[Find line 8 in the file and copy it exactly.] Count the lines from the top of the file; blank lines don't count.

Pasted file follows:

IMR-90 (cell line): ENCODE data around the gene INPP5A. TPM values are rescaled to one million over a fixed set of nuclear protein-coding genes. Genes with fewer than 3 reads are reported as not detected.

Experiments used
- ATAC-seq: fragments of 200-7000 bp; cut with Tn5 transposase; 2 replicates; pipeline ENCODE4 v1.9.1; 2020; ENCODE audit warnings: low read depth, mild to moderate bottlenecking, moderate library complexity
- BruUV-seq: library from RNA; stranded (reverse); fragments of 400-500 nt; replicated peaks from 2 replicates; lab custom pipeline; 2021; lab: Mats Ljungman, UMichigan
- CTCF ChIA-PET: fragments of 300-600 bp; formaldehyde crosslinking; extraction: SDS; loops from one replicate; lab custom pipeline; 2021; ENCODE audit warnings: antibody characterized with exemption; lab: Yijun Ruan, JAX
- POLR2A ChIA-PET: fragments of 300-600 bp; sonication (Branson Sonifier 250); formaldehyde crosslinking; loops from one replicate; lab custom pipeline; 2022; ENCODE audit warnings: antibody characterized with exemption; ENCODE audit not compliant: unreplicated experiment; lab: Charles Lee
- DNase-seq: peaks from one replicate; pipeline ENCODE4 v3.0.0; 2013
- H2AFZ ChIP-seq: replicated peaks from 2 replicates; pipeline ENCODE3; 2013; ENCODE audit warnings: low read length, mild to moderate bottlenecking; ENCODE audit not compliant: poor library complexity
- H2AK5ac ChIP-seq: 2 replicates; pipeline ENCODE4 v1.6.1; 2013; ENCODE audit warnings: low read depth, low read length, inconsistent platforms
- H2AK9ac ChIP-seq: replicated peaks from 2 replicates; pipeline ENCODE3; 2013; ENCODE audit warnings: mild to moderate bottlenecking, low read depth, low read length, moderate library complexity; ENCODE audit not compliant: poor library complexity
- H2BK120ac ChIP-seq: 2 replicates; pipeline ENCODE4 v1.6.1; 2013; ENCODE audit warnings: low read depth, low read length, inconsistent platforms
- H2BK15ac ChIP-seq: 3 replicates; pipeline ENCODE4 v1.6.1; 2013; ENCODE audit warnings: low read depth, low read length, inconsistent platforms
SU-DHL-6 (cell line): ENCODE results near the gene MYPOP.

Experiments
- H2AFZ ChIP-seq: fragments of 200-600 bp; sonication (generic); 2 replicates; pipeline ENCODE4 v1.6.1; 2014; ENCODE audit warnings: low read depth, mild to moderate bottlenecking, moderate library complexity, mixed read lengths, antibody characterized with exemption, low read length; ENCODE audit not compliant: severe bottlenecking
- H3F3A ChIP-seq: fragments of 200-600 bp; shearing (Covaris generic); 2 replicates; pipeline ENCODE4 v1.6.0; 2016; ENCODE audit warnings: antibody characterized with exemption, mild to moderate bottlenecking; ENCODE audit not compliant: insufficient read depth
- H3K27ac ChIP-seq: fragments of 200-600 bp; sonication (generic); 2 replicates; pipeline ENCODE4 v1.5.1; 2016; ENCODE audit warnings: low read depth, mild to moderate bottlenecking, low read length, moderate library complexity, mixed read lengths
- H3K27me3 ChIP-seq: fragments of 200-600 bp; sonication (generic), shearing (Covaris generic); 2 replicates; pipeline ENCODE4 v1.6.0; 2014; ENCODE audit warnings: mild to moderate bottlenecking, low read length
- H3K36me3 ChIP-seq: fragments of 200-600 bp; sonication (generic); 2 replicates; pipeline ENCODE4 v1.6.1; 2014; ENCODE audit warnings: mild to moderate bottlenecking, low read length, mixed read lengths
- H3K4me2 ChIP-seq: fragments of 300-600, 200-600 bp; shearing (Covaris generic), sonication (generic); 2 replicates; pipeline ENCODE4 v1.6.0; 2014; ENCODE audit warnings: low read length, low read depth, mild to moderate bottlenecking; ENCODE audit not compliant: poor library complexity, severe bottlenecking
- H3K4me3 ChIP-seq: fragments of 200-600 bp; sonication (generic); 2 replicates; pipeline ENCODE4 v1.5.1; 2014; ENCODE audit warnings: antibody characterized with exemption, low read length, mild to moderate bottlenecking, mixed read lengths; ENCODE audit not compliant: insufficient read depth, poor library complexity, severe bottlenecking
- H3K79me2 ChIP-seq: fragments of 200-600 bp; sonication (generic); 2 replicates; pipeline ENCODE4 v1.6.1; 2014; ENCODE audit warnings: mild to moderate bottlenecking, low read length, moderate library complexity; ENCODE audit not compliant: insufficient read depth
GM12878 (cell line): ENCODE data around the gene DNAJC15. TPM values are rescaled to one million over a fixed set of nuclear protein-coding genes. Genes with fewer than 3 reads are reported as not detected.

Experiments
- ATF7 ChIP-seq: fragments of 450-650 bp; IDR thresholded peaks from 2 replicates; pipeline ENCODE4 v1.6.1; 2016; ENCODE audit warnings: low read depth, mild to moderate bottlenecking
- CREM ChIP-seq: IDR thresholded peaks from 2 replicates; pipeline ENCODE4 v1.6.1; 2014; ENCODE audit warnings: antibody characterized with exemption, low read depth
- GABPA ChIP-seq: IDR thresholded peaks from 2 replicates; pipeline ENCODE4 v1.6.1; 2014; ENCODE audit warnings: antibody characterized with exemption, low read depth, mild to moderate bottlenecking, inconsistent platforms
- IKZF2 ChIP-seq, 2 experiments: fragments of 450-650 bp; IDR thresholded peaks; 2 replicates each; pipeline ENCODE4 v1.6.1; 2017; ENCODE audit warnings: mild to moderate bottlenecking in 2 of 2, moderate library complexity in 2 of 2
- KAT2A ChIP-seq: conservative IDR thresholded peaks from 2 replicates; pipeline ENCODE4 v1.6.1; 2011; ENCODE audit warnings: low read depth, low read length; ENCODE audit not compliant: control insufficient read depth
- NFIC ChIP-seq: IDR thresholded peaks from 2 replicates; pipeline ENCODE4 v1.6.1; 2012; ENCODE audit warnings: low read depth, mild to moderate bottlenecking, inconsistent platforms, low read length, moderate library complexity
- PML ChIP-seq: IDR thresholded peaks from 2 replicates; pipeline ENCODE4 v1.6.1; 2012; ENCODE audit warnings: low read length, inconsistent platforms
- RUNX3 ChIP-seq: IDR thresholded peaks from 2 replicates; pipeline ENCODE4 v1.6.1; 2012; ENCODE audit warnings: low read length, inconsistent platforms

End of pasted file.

- H2AFZ ChIP-seq: replicated peaks from 2 replicates; pipeline ENCODE3; 2013; ENCODE audit warnings: low read length, mild to moderate bottlenecking; ENCODE audit not compliant: poor library complexity